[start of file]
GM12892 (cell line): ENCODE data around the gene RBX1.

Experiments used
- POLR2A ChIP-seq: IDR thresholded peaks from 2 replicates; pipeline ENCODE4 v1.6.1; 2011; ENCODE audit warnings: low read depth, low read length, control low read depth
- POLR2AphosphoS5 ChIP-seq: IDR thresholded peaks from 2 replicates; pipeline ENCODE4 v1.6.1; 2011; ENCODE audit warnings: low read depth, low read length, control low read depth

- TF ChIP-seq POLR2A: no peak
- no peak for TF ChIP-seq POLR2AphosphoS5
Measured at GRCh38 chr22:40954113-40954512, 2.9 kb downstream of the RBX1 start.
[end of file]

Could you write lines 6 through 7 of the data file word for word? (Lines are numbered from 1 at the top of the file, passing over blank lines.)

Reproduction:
- no peak for TF ChIP-seq POLR2AphosphoS5
Measured at GRCh38 chr22:40954113-40954512, 2.9 kb downstream of the RBX1 start.